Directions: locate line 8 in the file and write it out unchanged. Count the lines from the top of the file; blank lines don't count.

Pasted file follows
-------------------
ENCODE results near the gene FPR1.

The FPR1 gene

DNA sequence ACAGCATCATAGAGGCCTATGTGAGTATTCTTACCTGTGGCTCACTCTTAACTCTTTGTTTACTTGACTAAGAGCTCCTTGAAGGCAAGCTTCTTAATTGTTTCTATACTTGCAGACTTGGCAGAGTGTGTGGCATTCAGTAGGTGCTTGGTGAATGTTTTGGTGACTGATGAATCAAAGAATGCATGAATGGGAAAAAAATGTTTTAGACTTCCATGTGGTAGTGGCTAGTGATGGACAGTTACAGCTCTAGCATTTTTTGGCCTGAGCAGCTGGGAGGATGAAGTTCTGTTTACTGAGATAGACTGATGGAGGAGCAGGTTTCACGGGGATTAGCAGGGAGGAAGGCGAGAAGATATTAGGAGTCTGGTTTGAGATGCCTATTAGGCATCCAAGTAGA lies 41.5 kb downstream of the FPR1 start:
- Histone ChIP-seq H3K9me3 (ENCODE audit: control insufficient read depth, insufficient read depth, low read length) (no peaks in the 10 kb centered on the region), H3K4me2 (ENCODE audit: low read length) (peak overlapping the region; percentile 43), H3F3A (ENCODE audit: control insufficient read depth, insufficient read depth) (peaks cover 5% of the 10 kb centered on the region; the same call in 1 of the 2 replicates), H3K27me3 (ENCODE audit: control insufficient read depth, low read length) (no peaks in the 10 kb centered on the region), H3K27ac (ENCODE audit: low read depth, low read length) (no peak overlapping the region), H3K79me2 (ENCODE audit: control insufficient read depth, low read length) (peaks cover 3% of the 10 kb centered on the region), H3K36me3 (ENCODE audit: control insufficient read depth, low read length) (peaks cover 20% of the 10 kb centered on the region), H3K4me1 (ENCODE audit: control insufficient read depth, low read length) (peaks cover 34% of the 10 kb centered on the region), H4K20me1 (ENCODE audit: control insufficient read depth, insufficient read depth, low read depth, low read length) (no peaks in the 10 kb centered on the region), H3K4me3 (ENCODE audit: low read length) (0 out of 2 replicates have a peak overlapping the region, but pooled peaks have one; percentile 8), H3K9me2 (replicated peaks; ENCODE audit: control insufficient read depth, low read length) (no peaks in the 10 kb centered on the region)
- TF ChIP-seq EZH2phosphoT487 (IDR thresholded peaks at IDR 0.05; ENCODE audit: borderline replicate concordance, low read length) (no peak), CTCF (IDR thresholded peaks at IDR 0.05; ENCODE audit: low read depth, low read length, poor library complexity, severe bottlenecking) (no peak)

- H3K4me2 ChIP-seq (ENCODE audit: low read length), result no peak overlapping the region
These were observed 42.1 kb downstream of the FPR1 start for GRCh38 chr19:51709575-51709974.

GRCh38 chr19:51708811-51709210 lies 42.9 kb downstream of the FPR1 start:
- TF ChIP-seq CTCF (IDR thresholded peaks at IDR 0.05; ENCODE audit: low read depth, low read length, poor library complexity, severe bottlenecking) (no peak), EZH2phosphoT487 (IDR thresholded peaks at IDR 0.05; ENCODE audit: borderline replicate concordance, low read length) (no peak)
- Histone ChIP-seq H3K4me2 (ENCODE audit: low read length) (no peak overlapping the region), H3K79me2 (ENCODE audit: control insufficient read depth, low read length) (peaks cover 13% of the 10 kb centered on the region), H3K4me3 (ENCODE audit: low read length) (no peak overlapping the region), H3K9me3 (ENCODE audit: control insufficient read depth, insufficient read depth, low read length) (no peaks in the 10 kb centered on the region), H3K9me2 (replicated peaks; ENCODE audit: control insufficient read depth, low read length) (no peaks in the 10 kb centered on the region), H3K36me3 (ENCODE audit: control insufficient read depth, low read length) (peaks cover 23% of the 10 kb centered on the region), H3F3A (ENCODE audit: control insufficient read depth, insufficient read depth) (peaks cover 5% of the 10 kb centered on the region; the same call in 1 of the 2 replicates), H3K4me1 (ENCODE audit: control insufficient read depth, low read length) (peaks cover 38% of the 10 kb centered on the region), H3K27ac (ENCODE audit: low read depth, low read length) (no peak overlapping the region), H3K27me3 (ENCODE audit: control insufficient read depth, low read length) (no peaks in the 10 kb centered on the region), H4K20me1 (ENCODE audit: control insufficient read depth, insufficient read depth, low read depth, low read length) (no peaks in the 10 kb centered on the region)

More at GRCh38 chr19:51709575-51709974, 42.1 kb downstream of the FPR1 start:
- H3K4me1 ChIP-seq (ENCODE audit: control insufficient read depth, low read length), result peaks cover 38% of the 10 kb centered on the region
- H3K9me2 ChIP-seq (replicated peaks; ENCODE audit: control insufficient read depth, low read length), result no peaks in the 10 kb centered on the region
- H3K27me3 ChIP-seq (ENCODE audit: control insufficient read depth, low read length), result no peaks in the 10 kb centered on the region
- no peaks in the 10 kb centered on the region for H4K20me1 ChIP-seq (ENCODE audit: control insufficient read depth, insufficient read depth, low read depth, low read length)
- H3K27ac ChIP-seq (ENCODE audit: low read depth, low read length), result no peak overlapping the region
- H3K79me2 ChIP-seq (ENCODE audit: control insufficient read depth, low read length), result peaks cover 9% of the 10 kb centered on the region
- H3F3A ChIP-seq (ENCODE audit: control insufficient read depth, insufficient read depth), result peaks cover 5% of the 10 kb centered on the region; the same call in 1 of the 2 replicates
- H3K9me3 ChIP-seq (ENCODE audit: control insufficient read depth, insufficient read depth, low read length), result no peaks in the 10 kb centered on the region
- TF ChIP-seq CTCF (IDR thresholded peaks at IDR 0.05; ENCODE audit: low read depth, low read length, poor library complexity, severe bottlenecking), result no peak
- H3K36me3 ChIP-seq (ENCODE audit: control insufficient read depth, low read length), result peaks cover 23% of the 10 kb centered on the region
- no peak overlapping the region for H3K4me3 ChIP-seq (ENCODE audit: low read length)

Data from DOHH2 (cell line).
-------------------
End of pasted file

GRCh38 chr19:51708811-51709210 lies 42.9 kb downstream of the FPR1 start: